MRO Magazine

What maintenance professionals should know about tribology

March 23, 2017 | By Dr. Nicholas X. Randall

metalworking industry: tooth gear wheel machining by hob cutter mill tool

The study of friction, wear, and lubrication – otherwise known as Tribology – is of enormous practical importance to industrial maintenance professionals because it can not only optimize functionality but also help prolong the life of mechanical equipment. However, there are few professionals in this field who invest in furthering their knowledge of recent advances, whether lowering friction or reducing wear of mating components.

As an expert in the field of surface mechanical properties testing and instructor of the upcoming MIT Professional Education course, “Tribology, Friction, Wear and Lubrication,” Dr. Nicholas Randall has a clear understanding of what it takes to succeed in today’s market. In his continuing efforts to educate the workforce, below he shares thoughts and insights on the future of Tribology and how it could impact industry.

What are some of the biggest challenges for tribology?


Misperceptions about the field, by far. Many people still view tribology as traditional and old, when that simply isn’t the case. Because of this, there is still little funding focused on providing specialized tribology training. We need to dedicate more resources to continuing education and provide better training for our engineers. I believe it’s critical that essential elements of tribological understanding lie at the core of every engineering program.

Another area that still challenges many people in the field of Tribology is that of scale-dependence. Will the friction between two surfaces at one-dimensional scale be the same as that at a different scale? For example, we know that water is a good natural lubricant and that wet surfaces slide better. But that is at the macroscale! In contrast, at the nanoscale, we see that water molecules on a surface may actually increase friction due to their viscous effect, which becomes the dominant mechanism.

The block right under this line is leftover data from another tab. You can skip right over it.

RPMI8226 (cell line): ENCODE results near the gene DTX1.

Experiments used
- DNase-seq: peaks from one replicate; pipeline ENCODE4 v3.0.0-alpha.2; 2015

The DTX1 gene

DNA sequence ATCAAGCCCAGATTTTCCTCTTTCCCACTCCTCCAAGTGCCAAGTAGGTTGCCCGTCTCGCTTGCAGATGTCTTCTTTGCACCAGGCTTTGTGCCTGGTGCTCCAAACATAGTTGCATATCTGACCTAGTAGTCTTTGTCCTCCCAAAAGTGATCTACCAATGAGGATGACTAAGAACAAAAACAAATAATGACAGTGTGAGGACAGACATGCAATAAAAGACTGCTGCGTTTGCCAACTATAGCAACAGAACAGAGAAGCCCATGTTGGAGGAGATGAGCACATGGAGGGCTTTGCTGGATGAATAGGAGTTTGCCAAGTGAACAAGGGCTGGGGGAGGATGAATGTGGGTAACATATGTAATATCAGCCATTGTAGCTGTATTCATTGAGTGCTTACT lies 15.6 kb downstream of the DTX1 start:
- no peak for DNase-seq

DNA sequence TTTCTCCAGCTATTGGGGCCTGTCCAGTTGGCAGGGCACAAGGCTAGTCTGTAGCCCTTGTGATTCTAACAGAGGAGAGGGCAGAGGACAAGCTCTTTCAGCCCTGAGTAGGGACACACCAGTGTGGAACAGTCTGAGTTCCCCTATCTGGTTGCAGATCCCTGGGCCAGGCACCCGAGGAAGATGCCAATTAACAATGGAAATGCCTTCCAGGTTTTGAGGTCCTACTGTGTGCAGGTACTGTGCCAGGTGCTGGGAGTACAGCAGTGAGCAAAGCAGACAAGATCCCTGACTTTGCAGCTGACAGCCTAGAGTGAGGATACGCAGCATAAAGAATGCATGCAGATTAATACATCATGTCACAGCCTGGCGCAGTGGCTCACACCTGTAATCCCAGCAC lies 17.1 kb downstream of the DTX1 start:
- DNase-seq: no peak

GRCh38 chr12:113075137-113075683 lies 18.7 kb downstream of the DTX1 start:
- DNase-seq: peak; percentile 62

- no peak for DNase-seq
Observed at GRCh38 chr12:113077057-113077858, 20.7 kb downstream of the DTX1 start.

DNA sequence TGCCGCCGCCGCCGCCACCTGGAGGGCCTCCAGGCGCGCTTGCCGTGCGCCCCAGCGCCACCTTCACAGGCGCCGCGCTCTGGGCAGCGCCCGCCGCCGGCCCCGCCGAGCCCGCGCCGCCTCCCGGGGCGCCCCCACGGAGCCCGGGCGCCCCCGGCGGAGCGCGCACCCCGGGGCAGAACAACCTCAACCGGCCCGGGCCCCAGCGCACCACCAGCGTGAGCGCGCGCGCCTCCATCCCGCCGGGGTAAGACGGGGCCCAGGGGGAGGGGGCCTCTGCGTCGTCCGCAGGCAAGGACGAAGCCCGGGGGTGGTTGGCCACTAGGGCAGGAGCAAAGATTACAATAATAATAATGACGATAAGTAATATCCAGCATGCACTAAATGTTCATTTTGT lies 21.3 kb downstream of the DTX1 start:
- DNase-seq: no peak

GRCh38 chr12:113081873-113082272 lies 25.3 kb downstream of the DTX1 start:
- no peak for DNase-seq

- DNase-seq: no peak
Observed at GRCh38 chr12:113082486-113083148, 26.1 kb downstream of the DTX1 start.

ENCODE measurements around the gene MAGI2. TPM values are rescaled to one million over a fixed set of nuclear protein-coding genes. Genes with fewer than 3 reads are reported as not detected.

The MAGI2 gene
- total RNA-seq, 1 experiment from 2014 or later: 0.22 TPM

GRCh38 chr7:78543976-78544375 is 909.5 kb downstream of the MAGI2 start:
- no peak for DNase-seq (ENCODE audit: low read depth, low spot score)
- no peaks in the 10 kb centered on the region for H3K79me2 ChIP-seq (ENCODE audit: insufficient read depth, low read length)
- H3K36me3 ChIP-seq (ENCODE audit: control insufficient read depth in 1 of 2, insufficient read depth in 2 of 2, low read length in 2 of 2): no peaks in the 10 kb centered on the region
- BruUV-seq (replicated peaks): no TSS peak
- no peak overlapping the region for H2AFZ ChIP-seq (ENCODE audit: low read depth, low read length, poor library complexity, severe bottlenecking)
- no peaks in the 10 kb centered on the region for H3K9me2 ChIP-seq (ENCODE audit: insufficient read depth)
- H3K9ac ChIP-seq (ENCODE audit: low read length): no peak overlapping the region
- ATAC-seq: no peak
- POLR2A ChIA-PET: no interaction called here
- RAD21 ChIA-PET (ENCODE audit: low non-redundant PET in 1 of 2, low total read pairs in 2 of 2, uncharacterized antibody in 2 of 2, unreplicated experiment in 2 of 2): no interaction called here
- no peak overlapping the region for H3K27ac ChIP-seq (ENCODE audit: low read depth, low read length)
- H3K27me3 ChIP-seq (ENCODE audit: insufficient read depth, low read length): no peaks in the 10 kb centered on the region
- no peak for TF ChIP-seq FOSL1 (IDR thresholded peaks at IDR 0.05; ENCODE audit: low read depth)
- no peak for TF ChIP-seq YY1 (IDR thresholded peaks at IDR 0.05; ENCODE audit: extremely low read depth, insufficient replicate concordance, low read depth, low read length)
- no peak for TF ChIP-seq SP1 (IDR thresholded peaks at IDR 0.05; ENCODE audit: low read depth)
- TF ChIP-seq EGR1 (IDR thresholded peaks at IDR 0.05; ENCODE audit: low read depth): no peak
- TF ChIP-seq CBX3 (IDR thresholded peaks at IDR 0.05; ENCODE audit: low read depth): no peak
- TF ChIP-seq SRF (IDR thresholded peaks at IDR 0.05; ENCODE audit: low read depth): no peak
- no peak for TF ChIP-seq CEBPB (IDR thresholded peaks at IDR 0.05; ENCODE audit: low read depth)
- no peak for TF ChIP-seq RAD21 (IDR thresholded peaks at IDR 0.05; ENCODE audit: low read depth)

Where do you expect to see the most innovation?

I would expect transportation to be one key area. Apart from automotive, there is a lot of current development in magnetic levitation, high speed trains, aero engines, space travel, etc.

But automotive is probably the biggest one as governments push to lower emissions and increase efficiency. The only way that we can still improve the efficiency of the internal combustion engine is to lower friction and wear. One way is to coat many of the mating components with low friction coatings, another is to develop better lubricants. Texturing surfaces is an additional way of optimizing engine performance.

How do you think Tribology will evolve in the future?

I think that Tribology will evolve the most in fields where it is still not fully understood, including

  • * Functionalized surfaces, including biomimetic surfaces
  • * Better surface coatings to lower friction and wear, particularly in engines
  • * Nanoscale tribology and the effects of scale dependence
  • * Biotribology as we continually strive to increase the lifetime of materials in the body

Until we truly recognize the importance of tribology in our lives, we won’t attribute the required resources to solve tribological problems.

Dr. Nicholas X. Randall, co-instructor of the MIT Professional Education course, Tribology, Friction, Wear and Lubrication, is a Chartered Engineer (CEng MIM) and holds a BSc degree. He currently serves as the Vice-President of Business Development at CSM Instruments in Needham, Mass. He has been published extensively in the field of surface mechanical properties testing, especially related to scratch (adhesion) testing, nanoindentation and tribology testing. He is chairman of ASTM committee G02.40, responsible for developing tribological test standards for non-abrasive wear. He is currently writing a chapter on tribological testing of biomaterials for the forthcoming “ASM Handbook of Materials for Medical Devices,” and is a member of MRS, ASM, ASTM, STLE, and The Institute of Materials (UK).



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